W. B. Yeats recaptured the Irish tradition and folk-lore in his poetic output too. Celtic Twilight is his collection of Irish stories. In Responsibilities (1914) he owns his responsibilities to the Irish past (The Grey Rock, Pardon, Old Fathers), to the Irish present (defending Irish culture). Michael Roberts and the Dancer (1920) treats the Eastern Rebellion and resultant disorders. Although Yeats had disapproved of violence; in 'Easter 1916' he contrasts the 'polite meaningless words' of Irish nationalism with the noble sacrifice of the revolutionaries from which 'a terrible beauty is born'.

      A. E. (George William Russel) edited the Irish Homestead and Irish Statesman arid organised agricultural cooperatives throughout Ireland. He was the conscience of Irish nationalism. But in his poetry, he indulges in a kind of mystic ecstasy which accounts for the decline of his popularity in the modern age.

      Among other writers of Irish renaissance, mention may be made of James Stephens, Pedraic Colum, Lady Gregory and J. M. Synge. Pedraic Colum's Wild Earth, Lady Gregory's The Rising of the Moon and J. M. Synge's The Riders to the Sea and The Playboy of the Western World are important works based on Irish life and Ireland's struggle for freedom. Among more recent novelists and dramatists of Ireland, the most prominent are Liarn O' Flaherty, Seam O' Faolain and Sean O' Casey. Irish freedom movement under De Valera got fresh impetus and independence of Ireland was declared in 1918. Irish Free State was created by a treaty in 1921. Protestant UIster chose to remain part of Great Britain. There were fresh uprisings for the united Ireland. The Easter Rebellion of 1916 transformed Irish literature. Writers were purged of Celtic twilight and plunged into a real world of blood-letting and nation-building.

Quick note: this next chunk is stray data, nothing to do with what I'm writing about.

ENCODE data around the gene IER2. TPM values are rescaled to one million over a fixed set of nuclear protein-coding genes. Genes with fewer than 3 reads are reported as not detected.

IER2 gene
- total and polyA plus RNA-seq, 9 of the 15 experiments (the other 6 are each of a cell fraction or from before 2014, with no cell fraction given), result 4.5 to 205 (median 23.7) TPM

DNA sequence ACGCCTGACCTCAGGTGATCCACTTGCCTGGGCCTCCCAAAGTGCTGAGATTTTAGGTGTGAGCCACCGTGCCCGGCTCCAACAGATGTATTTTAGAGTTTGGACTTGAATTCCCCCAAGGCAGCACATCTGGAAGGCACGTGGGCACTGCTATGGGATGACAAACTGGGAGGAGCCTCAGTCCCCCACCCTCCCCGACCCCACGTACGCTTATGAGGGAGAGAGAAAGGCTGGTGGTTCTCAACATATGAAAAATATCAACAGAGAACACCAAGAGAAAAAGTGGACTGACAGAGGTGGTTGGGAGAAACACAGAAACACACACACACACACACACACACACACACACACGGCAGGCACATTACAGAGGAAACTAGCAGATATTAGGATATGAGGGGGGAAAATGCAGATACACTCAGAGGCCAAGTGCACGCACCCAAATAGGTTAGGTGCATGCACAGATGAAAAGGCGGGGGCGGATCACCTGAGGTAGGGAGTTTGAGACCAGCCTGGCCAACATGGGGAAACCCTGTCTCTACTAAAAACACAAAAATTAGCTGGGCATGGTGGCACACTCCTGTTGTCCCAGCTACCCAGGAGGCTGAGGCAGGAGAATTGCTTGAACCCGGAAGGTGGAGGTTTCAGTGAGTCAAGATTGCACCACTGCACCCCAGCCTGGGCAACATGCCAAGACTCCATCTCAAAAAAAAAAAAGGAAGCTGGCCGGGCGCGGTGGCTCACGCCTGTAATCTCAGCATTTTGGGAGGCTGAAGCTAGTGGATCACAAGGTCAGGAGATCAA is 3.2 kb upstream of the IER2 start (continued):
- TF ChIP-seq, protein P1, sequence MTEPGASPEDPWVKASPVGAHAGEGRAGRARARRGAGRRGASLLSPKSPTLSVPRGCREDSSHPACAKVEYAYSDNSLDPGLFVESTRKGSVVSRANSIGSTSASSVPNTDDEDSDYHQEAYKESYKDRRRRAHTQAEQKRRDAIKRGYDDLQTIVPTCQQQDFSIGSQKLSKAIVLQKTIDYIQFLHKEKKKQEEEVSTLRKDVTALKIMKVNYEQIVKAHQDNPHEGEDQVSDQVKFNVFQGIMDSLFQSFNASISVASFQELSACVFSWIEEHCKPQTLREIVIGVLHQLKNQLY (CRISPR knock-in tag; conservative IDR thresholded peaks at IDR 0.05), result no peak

Irish literature since the Easter Rebellion displayed strong realism, even naturalism. Fiction and realistic prose drama predominate in recent Irish writers and their subject matter was contemporary urbanised Ireland. O Flaherty's earliest fiction depicted the starkly primitive folk of the Aran Islands. During the 1920s he was preoccupied with the contemporary Irish troubles, but since the 1930s he had increasingly searched the Irish past, specially the Great Famine of the 1840s. Sean C Faolain was a valiant defender of Ireland abroad and a severe critic of Ireland at home. His short stories generally reveal the sense of frustration and limitation among bourgeoisie Irish in and around the author's native work. In I remember, I remember, he is concerned with the disillusionment that occurs when Irish dreams and memories are confronted with bleak reality. Sean O' Casey wrote The Shadow of a Gurman, Juno and the Paycock, The Plough and the Stars, Within the Gates, Red Roses for Me, Bishop Bonfire (1955). Exuberant vitality and passionate love for suffering mankind inform everything O' Casey writes. Juno and the Paycock (1924) is set in 1922 during the civil war between the Irish Free State and the IRA. The Plough and the Stars (1926) is set during the Easter Rebellion of 1916. Within the Gates (1933) was the first fully expressionistic O Casey drama. O Casey asserts that energetic youth and life can and must prevail against traditional restraint. The more recent O' Casey dramas (The Star turns Red and purple dust, Red Roses for Me, Cockadoodle Dandy, The Bishop's Bonfire) continue the protests against restraint and superstition in a mixture of realism and fantasy.